Bari Ziperstein, this year’s Artist-in-Residence, will collaborate with five Visual Arts classes and showcase her work alongside Marlborough student artwork at an exhibition called “Mapping History” in Seaver Gallery from May 8 to Jun. 1, 2012.
Complementing this year’s all-school theme of “Strengthening and Celebrating the Community,” Ziperstein proposed to build an installation that would create intersections between history, architecture, ornamentation and the site.
As part of this initiative, Ziperstein plans to transform Seaver Gallery into a sculptural tableau based on images from Marlborough’s archives that will challenge viewers to examine the history and the future of the School.
“My goal is that when people walk into the Gallery, they will be confronted with the past and those memories,” Ziperstein said. “The students’ work will be installed on top of a new site-specific colored tape installation that I will create which maps the architectural history of the site and thus complements the layered history of Marlborough School.”
Archivist Peter Chinnici provided Ziperstein with old photographs of pre-1940 students and uniforms, which she plans to incorporate into “Mapping History.”
Throughout the second semester, Ziperstein will work with eighth graders enrolled in the two Art Concepts classes, as well as with students in Visual Arts instructor Kathy Rea’s Intermediate Drawing and Painting course.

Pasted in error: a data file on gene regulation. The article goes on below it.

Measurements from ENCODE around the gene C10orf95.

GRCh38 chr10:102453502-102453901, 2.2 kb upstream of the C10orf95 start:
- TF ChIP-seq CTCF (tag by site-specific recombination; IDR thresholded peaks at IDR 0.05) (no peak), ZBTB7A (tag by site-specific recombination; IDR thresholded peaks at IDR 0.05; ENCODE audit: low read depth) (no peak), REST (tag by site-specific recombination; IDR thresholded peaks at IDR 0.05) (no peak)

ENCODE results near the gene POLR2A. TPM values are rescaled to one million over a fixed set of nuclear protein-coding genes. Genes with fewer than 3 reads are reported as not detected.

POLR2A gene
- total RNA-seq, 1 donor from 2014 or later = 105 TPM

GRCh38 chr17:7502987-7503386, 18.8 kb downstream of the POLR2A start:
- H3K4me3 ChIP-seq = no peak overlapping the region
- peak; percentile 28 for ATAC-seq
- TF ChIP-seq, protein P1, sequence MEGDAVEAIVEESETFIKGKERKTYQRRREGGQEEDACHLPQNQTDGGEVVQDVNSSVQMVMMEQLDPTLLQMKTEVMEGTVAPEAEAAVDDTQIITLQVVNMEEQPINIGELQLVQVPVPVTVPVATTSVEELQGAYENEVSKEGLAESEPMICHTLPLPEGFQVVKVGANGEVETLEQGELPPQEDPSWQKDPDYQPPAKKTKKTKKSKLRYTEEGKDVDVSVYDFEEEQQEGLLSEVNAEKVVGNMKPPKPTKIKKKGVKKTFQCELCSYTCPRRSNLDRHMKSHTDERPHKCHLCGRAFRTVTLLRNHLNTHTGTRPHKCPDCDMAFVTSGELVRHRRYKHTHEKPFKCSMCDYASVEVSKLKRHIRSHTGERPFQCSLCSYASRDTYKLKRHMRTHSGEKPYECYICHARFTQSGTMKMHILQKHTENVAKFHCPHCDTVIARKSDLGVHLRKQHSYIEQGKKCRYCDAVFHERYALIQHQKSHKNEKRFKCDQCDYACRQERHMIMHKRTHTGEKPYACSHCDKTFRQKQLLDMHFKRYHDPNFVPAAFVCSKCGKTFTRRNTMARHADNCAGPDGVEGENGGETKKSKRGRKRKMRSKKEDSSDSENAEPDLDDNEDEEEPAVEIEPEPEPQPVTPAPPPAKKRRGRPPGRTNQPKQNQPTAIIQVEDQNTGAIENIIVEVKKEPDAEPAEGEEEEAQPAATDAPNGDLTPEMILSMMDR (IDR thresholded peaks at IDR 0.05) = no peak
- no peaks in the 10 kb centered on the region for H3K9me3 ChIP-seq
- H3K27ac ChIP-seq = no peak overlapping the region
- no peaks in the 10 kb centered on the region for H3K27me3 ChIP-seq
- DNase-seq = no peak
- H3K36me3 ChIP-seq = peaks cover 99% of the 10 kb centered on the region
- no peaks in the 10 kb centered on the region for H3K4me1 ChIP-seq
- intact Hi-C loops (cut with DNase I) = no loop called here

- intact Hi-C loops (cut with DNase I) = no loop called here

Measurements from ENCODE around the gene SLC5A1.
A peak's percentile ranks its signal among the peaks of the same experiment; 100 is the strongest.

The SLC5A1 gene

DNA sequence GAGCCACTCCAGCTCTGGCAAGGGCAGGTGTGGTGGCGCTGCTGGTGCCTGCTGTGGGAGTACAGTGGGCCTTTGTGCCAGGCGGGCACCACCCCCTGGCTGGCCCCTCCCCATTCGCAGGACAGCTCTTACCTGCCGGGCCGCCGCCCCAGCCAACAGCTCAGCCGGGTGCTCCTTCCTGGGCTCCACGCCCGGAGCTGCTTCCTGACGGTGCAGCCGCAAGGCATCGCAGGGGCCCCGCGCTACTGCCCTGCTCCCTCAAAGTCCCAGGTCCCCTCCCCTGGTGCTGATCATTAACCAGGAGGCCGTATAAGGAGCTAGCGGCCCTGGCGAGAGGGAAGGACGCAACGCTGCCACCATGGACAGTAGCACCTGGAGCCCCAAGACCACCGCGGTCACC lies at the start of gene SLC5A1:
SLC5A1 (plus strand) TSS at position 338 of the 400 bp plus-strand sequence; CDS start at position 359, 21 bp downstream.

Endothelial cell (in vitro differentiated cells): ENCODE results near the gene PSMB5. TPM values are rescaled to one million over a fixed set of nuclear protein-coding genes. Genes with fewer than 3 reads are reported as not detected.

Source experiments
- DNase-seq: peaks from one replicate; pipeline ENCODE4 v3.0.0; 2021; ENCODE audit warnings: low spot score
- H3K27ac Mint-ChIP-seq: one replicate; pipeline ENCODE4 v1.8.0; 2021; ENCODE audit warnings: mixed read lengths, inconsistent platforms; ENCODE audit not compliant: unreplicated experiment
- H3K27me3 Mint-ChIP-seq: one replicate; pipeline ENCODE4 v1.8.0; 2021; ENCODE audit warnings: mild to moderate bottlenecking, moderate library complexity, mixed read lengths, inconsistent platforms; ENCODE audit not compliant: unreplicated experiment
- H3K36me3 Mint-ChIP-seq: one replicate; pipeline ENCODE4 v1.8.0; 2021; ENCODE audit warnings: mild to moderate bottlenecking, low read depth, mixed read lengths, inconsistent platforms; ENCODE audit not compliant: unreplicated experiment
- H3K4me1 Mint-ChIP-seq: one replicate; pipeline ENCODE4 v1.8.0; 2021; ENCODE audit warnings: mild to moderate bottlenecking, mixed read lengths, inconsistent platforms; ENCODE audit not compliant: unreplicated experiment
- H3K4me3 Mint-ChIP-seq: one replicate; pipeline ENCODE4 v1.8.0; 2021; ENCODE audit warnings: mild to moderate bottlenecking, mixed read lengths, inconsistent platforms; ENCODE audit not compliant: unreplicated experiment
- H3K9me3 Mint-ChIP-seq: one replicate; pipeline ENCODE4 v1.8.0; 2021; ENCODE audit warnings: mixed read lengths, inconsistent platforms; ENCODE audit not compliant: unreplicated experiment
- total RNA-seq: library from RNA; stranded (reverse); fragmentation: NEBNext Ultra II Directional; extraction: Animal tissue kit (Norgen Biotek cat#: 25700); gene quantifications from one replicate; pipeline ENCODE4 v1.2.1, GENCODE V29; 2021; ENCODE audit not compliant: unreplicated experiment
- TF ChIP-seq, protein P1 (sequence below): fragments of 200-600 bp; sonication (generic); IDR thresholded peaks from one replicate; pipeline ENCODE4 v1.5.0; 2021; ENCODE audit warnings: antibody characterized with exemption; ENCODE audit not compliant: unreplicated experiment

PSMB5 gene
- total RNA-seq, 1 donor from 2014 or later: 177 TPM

Specifically, Ziperstein will lead students in turning images of past Marlborough students into several life-sized, freestanding cardboard figures.
According to Visual Arts Department Head Gina Woodruff, 9th through 12th Grade students enrolled in Beginning Sculpture learned during first semester from Ziperstein how to take a flat image and turn it into a three-dimensional form using photographs of students from the archives along with some images of the School and the grounds.
“The biggest challenge is engineering these pieces so they will stand up,” Woodruff said.
8th Grade students in Visual Arts instructor Josh Deu’s class, Introduction to Digital Arts, will utilize historical portraits of former Marlborough girls to create a digital thaumatrope, an early Victorian antecedent of animation.
Ziperstein will also produce a book about her experience that will be on display during the exhibition and will be subsequently donated to the School for future generations to read.
In Sep. 2010, Ziperstein collaborated with Visual Arts instructor Chelsea Dean on Fall Residency I, an exhibit hosted by Cypress College. Together, they built an interpretation of Summercamp—a home in El Sereno that functions as an artist work space—by artistically depicting the history of the house and incorporating the house’s past exhibitions into the college’s gallery.
Dean said she is thrilled to be working with Ziperstein again. “Bari is a great fit for Marlborough because she has a lot of experience doing collaborative projects,” Dean said. “She’s totally organized and always on her game!”